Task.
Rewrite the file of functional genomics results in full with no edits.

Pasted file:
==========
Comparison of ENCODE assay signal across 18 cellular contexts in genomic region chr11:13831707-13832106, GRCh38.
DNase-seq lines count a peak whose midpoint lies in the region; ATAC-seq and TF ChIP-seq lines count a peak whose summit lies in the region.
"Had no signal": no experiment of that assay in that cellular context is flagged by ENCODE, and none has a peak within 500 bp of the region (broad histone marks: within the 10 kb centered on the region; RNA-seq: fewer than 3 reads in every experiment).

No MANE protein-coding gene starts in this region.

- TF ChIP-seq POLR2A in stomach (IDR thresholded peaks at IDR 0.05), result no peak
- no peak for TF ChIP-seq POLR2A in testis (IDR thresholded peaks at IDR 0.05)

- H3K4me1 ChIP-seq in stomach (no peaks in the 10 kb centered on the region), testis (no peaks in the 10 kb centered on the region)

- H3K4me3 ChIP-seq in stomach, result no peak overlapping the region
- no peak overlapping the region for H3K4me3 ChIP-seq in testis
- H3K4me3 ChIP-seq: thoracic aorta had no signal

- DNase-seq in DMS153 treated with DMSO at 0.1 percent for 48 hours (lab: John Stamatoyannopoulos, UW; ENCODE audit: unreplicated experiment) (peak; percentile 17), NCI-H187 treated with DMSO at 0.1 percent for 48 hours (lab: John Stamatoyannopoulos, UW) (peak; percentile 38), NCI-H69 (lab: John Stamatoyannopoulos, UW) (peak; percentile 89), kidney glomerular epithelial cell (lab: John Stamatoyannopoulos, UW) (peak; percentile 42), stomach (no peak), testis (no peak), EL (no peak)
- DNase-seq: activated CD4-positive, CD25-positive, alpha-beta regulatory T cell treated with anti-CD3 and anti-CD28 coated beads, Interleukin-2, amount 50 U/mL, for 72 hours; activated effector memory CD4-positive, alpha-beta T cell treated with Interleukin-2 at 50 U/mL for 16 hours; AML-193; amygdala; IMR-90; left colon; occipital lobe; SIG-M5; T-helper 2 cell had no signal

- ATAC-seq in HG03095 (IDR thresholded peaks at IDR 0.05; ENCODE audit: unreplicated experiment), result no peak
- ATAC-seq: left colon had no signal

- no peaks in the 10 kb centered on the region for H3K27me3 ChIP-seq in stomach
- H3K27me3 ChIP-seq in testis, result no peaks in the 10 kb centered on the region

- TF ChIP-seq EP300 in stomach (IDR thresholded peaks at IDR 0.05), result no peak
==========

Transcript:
Comparison of ENCODE assay signal across 18 cellular contexts in genomic region chr11:13831707-13832106, GRCh38.
DNase-seq lines count a peak whose midpoint lies in the region; ATAC-seq and TF ChIP-seq lines count a peak whose summit lies in the region.
"Had no signal": no experiment of that assay in that cellular context is flagged by ENCODE, and none has a peak within 500 bp of the region (broad histone marks: within the 10 kb centered on the region; RNA-seq: fewer than 3 reads in every experiment).

No MANE protein-coding gene starts in this region.

- TF ChIP-seq POLR2A in stomach (IDR thresholded peaks at IDR 0.05), result no peak
- no peak for TF ChIP-seq POLR2A in testis (IDR thresholded peaks at IDR 0.05)

- H3K4me1 ChIP-seq in stomach (no peaks in the 10 kb centered on the region), testis (no peaks in the 10 kb centered on the region)

- H3K4me3 ChIP-seq in stomach, result no peak overlapping the region
- no peak overlapping the region for H3K4me3 ChIP-seq in testis
- H3K4me3 ChIP-seq: thoracic aorta had no signal

- DNase-seq in DMS153 treated with DMSO at 0.1 percent for 48 hours (lab: John Stamatoyannopoulos, UW; ENCODE audit: unreplicated experiment) (peak; percentile 17), NCI-H187 treated with DMSO at 0.1 percent for 48 hours (lab: John Stamatoyannopoulos, UW) (peak; percentile 38), NCI-H69 (lab: John Stamatoyannopoulos, UW) (peak; percentile 89), kidney glomerular epithelial cell (lab: John Stamatoyannopoulos, UW) (peak; percentile 42), stomach (no peak), testis (no peak), EL (no peak)
- DNase-seq: activated CD4-positive, CD25-positive, alpha-beta regulatory T cell treated with anti-CD3 and anti-CD28 coated beads, Interleukin-2, amount 50 U/mL, for 72 hours; activated effector memory CD4-positive, alpha-beta T cell treated with Interleukin-2 at 50 U/mL for 16 hours; AML-193; amygdala; IMR-90; left colon; occipital lobe; SIG-M5; T-helper 2 cell had no signal

- ATAC-seq in HG03095 (IDR thresholded peaks at IDR 0.05; ENCODE audit: unreplicated experiment), result no peak
- ATAC-seq: left colon had no signal

- no peaks in the 10 kb centered on the region for H3K27me3 ChIP-seq in stomach
- H3K27me3 ChIP-seq in testis, result no peaks in the 10 kb centered on the region

- TF ChIP-seq EP300 in stomach (IDR thresholded peaks at IDR 0.05), result no peak